The United States cannot drive down or stop trade deficits for the foreseeable future. Anyone who understands balance of payments accounting knows that the sum of the current account and the capital account must equal zero. The United States has very flexible and liquid capital markets with highly credible governance, which lures countries with trade surpluses to export a large part of their excess savings to the United States.

In 2017, US net financial inflows stood at more than US$375 billion, and the capital account surplus exceeded US$400 billion. Further, in today’s trade regime, the capital account drives the savings account. Unless the United States can flip around its capital account surplus, overall trade deficits will remain huge.

Similarly, the United States will struggle to blight China’s Made in China 2025 initiative.

Technology innovation and investment are being promoted by the Chinese government.

There are now 1775 Chinese venture capital firms. China is determined to narrow the income gap between itself and the advanced countries. So a trade war aiming to refrain China from technological enhancement will ‘only strengthen Chinese leaders’ resolve to boost innovation and achieve technological supremacy, as they realise that they can’t rely on others’, as Joseph Stiglitz notes.

Finally, if Trump plans on using a trade war as a bargaining chip, he should know that China will not likely compromise, at least in the short term. Popular anger and national sentiment may well surge about the trade war, which would leave the Chinese government with little choice but to stand firm. China could use ‘strong sales of US brands’ as its own bargaining chip, but if the trade war lasts for more months and China’s economy continues to worsen, the US bargaining chips might increase in potency. Yet still, China could hardly give in to any conditions that violate its national interests.

The trade war will accomplish neither country’s objectives.

China and the United States need to install an effective communications channel, dispatch high-echelon officials who deeply understand each other, come to negotiations, and as Harvard economist Dani Rodrik suggests, ‘do not impose on other countries constraints that you would not accept if faced with their circumstances’.

Yuhan Zhang is an economist and independent researcher.

Who will be the winner of the US–China trade war? | East Asia Forum

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Canberra ties the knot with Washington

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Canberra ties the knot with Washington

Abstract

Australia has shifted its strategy towards favoring the United States over China due to increasing fear of Chinese power and the competitive Indo-Pacific environment.

The ‘riding two horses’ strategy adopted by Canberra over the past 25 years has shifted in favor of the US alliance to counter China’s growing power. Previous prime ministers sought to balance relations between China and the US, with Kevin Rudd aiming for ‘true friendship’ with China while also promising military intervention if needed. Tony Abbott’s approach was driven by ‘fear and greed’, and John Howard acknowledged the benefits of a relationship with both countries.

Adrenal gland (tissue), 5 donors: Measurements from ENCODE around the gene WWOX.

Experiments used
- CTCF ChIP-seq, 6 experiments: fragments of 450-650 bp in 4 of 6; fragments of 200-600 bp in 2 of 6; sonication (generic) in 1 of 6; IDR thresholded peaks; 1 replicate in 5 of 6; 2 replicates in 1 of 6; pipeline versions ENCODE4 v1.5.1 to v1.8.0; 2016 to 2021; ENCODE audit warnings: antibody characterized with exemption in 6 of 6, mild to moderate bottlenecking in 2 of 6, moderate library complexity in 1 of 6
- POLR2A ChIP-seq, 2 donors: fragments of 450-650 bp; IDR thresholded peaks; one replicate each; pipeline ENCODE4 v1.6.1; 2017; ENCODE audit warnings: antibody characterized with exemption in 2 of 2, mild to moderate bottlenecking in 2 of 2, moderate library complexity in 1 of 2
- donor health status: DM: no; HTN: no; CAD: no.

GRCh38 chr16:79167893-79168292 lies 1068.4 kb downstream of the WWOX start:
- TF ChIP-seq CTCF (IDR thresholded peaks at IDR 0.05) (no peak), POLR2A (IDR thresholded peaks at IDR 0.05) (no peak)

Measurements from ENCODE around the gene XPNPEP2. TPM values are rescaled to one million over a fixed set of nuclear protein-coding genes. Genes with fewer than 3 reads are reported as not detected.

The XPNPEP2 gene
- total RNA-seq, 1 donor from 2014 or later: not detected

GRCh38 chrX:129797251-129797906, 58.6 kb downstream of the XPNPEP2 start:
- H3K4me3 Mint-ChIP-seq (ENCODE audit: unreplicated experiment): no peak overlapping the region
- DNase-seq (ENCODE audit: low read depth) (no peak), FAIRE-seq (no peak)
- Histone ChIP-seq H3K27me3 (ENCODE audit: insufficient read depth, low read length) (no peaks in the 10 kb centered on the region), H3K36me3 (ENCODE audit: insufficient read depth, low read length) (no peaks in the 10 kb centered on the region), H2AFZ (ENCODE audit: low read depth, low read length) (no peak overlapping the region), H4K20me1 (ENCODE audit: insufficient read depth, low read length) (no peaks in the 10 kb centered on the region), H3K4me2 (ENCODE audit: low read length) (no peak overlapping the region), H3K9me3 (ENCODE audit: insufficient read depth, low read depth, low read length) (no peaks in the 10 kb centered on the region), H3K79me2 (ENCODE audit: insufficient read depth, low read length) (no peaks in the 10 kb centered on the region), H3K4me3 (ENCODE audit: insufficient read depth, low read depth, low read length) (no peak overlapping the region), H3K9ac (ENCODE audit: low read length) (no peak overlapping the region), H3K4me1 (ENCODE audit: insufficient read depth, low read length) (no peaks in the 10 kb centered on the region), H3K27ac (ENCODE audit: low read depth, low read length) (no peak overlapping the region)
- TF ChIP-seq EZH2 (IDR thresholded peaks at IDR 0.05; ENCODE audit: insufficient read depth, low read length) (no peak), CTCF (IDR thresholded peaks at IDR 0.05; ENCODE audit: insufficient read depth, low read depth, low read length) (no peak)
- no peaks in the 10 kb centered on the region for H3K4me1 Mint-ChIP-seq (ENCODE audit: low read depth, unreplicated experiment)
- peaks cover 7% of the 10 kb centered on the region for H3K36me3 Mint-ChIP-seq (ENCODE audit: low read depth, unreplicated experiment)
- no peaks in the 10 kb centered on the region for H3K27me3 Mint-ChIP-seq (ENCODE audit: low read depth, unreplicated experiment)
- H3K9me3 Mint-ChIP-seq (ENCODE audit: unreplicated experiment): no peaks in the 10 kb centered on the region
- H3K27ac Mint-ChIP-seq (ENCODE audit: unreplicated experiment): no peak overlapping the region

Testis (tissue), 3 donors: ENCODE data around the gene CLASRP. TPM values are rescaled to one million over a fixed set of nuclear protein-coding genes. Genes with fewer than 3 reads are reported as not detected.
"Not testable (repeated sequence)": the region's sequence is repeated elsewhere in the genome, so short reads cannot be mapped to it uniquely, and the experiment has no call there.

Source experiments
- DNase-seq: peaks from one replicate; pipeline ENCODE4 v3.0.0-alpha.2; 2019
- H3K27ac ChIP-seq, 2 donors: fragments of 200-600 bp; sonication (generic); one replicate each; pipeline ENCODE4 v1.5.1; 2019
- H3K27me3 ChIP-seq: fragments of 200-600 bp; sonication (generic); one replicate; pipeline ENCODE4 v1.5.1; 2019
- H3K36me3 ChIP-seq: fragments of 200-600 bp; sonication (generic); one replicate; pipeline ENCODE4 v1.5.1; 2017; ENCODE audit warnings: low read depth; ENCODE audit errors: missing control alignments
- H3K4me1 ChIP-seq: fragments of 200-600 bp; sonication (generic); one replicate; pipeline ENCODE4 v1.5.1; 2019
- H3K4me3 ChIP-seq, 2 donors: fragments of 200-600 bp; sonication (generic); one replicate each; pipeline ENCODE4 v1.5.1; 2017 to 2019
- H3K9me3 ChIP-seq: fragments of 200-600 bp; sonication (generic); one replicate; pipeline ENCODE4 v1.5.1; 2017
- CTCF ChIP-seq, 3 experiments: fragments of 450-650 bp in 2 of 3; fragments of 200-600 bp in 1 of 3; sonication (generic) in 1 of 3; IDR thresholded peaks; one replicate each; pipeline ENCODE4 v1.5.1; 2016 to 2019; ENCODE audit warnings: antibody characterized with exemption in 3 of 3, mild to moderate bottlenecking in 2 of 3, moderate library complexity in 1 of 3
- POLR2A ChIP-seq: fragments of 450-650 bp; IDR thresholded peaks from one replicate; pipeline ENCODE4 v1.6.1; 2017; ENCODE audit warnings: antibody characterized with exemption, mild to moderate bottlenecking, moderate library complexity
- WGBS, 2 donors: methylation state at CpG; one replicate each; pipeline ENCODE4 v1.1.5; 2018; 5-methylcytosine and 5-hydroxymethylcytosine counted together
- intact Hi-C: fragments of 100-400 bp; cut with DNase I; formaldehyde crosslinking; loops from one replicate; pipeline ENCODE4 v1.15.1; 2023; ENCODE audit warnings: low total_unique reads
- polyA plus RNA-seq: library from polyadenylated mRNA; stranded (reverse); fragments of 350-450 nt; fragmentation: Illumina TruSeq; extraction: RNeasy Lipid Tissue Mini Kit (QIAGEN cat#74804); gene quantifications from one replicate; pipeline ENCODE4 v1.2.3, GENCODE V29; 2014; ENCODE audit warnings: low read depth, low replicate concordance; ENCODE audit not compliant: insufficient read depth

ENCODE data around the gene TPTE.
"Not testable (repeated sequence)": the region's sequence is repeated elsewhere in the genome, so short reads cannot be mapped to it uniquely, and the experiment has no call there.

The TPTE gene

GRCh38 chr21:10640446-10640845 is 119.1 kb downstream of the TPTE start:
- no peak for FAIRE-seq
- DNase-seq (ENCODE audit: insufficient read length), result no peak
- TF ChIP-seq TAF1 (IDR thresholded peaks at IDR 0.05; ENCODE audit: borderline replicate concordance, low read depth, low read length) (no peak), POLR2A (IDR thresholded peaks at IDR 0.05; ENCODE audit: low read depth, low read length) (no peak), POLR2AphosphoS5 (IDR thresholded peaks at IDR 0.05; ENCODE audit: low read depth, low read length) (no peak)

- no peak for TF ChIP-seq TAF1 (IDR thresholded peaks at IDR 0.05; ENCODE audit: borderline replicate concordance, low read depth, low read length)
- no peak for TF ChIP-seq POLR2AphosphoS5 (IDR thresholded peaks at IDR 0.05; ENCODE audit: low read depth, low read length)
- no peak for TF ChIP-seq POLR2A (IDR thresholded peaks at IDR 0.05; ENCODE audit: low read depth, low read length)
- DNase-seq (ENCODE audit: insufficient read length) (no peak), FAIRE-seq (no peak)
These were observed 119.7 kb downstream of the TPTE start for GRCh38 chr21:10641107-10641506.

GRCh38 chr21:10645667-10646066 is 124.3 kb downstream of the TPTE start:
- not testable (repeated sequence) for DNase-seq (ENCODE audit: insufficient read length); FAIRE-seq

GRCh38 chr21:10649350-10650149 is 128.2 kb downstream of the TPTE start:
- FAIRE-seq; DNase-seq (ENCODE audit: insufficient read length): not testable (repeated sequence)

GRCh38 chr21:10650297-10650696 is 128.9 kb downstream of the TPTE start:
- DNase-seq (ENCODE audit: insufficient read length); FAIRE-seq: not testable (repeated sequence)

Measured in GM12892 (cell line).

However, Prime Minister Anthony Albanese has expressed a desire to strengthen the US alliance and cooperate with China while also engaging in Australia’s national interest. This shift is evident in actions such as sending a warship through the Taiwan Strait and introducing legislation to facilitate the AUKUS security partnership.

The Indo-Pacific environment has become more competitive, leading Australia to prioritize fear over greed in its alignment. As China’s GDP continues to rise and may overtake the US by 2030, Canberra’s strategy is likely to continue favoring alignment with Washington due to the lack of a viable alternative for addressing its fear of China’s power.

Read the complete article on East Asia Forum

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2024 China IIT Reconciliation: Appointment Through IIT App Opens on February 21st

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Annual IIT reconciliation for 2023 must be done from March 1 to June 30, 2024. Final tax settlement appointments must be made after February 21, 2024. The process involves checking and reporting on IIT paid and deducted in 2023 to calculate refundable or supplementary tax.


Annual IIT reconciliation for the year 2023 is required to be made during the period from March 1 to June 30, 2024. For those who need to make the final tax settlement between March 1 to March 20, they need to make an appointment after February 21, 2024.